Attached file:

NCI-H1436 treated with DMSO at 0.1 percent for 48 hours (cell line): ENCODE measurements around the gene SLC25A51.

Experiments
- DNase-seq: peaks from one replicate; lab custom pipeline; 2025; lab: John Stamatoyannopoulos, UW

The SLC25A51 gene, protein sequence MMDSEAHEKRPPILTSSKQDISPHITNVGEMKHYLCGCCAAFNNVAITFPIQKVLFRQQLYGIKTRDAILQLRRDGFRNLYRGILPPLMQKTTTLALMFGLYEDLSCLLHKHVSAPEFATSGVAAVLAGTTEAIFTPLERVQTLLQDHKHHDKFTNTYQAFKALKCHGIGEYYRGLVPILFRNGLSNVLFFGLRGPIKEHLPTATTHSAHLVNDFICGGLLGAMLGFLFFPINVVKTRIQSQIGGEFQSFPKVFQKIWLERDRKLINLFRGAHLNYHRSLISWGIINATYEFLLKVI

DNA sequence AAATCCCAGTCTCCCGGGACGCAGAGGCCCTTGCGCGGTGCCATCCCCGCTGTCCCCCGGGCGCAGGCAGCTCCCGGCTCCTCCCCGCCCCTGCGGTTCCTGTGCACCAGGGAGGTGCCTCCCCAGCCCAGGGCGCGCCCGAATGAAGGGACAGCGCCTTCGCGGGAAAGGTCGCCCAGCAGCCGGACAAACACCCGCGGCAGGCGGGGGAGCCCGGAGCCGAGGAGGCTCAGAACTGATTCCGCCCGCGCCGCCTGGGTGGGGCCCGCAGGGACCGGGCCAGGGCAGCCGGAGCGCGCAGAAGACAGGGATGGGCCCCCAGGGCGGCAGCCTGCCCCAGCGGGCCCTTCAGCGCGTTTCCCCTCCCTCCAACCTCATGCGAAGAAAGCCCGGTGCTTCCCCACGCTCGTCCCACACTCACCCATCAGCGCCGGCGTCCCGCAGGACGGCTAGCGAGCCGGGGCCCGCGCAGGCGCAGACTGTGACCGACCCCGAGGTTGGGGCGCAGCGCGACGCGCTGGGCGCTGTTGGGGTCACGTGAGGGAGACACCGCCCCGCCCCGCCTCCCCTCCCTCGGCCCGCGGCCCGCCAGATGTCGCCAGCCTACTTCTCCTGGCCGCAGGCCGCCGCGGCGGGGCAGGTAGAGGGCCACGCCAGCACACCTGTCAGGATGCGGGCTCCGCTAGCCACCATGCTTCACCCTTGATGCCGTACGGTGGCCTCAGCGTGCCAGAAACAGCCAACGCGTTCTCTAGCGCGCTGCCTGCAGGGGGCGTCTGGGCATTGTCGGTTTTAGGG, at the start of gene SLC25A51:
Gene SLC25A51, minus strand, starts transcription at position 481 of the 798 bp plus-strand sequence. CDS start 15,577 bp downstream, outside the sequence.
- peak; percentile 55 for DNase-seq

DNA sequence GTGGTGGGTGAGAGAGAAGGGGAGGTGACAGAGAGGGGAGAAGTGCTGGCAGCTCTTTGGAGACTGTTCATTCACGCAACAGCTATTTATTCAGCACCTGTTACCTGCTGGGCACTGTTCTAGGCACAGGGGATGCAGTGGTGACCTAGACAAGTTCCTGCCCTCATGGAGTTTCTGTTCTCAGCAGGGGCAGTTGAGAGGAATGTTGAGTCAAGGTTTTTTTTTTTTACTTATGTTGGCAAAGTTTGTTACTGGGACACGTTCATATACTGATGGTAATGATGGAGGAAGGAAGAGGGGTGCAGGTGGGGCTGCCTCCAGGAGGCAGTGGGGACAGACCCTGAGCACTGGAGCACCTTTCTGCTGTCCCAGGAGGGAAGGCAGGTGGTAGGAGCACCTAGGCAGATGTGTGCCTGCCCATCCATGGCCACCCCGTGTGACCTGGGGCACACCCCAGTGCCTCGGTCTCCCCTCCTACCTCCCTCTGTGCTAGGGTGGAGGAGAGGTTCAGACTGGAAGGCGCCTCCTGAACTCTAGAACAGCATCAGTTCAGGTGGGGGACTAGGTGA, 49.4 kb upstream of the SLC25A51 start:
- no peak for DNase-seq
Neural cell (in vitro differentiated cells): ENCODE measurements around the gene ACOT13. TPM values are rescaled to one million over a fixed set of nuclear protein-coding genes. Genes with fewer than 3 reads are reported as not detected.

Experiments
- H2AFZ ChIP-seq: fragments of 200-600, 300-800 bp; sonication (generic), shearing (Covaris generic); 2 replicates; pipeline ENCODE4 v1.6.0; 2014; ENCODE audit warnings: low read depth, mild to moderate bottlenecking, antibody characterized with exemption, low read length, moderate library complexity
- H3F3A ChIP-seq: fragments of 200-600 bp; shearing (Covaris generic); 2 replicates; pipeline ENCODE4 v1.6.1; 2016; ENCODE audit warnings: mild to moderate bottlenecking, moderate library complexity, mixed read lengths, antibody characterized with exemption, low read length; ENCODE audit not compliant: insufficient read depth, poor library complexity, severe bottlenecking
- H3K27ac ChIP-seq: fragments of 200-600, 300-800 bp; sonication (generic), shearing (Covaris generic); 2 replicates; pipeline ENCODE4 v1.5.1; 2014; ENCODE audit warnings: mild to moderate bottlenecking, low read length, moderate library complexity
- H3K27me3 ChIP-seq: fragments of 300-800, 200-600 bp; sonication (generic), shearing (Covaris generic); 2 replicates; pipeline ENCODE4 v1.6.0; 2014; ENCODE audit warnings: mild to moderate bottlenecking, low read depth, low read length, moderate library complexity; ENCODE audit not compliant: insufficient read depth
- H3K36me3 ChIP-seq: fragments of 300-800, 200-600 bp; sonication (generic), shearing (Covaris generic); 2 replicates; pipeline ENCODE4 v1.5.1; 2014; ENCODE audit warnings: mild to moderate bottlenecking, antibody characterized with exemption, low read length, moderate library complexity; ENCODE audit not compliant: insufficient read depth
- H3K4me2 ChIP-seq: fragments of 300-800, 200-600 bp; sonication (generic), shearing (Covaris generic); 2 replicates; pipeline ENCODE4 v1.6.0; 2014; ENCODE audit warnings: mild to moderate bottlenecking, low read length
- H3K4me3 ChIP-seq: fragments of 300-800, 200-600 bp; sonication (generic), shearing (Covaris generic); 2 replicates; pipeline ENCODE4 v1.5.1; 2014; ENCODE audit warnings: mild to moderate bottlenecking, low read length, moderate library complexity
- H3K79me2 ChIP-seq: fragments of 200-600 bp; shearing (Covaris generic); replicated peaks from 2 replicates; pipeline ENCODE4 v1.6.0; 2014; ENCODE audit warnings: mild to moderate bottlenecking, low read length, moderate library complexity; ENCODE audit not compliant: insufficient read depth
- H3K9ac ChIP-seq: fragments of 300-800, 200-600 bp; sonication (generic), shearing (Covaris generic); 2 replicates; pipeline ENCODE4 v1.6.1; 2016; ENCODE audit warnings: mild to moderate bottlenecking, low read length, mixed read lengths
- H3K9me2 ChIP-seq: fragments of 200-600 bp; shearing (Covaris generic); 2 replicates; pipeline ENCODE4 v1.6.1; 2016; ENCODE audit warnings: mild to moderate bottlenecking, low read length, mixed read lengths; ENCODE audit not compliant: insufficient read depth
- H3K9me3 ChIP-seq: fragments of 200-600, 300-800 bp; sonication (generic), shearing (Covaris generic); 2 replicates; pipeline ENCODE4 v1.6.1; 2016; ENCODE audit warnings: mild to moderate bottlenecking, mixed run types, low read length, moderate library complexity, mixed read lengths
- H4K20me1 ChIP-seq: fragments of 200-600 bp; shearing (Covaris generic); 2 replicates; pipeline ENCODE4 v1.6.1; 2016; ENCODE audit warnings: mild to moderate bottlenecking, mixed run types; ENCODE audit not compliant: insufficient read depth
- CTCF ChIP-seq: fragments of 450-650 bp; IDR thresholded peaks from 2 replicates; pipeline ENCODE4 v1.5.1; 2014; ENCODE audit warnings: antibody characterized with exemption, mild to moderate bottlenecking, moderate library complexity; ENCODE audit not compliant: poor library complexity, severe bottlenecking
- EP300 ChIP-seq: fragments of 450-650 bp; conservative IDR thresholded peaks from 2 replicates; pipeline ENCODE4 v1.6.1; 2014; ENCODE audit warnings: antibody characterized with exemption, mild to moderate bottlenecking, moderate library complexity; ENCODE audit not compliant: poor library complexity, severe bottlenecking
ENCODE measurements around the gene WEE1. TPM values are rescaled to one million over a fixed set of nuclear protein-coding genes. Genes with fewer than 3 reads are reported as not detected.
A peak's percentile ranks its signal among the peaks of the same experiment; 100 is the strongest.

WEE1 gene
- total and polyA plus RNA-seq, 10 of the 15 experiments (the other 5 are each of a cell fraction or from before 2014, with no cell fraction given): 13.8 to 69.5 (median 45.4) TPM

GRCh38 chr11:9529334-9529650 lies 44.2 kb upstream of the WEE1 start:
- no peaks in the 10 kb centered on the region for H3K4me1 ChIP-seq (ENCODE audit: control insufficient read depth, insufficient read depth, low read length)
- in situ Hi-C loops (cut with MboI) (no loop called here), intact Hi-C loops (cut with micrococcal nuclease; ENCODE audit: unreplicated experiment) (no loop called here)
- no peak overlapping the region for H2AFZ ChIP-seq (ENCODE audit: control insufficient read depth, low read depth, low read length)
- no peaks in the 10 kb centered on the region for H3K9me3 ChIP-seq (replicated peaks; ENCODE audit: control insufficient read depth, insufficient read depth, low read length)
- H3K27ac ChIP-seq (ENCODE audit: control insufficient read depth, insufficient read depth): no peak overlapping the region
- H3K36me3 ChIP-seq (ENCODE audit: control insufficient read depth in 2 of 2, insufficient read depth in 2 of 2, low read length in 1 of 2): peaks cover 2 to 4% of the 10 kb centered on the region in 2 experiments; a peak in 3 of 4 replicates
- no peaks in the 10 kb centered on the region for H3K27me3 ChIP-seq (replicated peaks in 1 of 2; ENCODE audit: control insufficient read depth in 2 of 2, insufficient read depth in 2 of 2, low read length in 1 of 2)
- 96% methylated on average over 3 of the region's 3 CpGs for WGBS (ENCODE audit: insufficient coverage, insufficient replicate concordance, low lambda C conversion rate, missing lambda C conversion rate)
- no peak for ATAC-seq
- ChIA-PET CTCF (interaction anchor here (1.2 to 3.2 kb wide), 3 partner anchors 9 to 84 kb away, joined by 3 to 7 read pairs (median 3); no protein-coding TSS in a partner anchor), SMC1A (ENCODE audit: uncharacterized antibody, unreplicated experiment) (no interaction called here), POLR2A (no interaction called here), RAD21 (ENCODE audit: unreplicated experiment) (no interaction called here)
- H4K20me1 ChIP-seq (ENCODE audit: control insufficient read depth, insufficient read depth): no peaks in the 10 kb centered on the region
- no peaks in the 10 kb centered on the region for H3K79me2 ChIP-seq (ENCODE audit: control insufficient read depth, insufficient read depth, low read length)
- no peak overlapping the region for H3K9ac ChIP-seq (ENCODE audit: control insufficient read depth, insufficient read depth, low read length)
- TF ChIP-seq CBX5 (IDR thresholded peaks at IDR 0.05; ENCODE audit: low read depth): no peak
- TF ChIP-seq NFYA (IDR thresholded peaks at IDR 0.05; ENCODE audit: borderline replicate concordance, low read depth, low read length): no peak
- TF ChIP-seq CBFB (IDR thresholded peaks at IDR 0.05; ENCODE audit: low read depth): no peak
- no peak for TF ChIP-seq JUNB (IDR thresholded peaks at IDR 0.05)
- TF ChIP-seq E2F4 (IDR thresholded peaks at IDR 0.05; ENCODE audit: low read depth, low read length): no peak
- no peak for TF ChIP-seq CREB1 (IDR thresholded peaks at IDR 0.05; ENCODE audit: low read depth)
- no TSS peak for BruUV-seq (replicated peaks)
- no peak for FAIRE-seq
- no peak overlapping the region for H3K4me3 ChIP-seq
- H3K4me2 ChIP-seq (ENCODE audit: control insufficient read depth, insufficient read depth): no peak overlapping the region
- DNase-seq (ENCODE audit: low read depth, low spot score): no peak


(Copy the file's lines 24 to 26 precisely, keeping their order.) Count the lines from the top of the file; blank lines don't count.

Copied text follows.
- CTCF ChIP-seq: fragments of 450-650 bp; IDR thresholded peaks from 2 replicates; pipeline ENCODE4 v1.5.1; 2014; ENCODE audit warnings: antibody characterized with exemption, mild to moderate bottlenecking, moderate library complexity; ENCODE audit not compliant: poor library complexity, severe bottlenecking
- EP300 ChIP-seq: fragments of 450-650 bp; conservative IDR thresholded peaks from 2 replicates; pipeline ENCODE4 v1.6.1; 2014; ENCODE audit warnings: antibody characterized with exemption, mild to moderate bottlenecking, moderate library complexity; ENCODE audit not compliant: poor library complexity, severe bottlenecking
ENCODE measurements around the gene WEE1. TPM values are rescaled to one million over a fixed set of nuclear protein-coding genes. Genes with fewer than 3 reads are reported as not detected.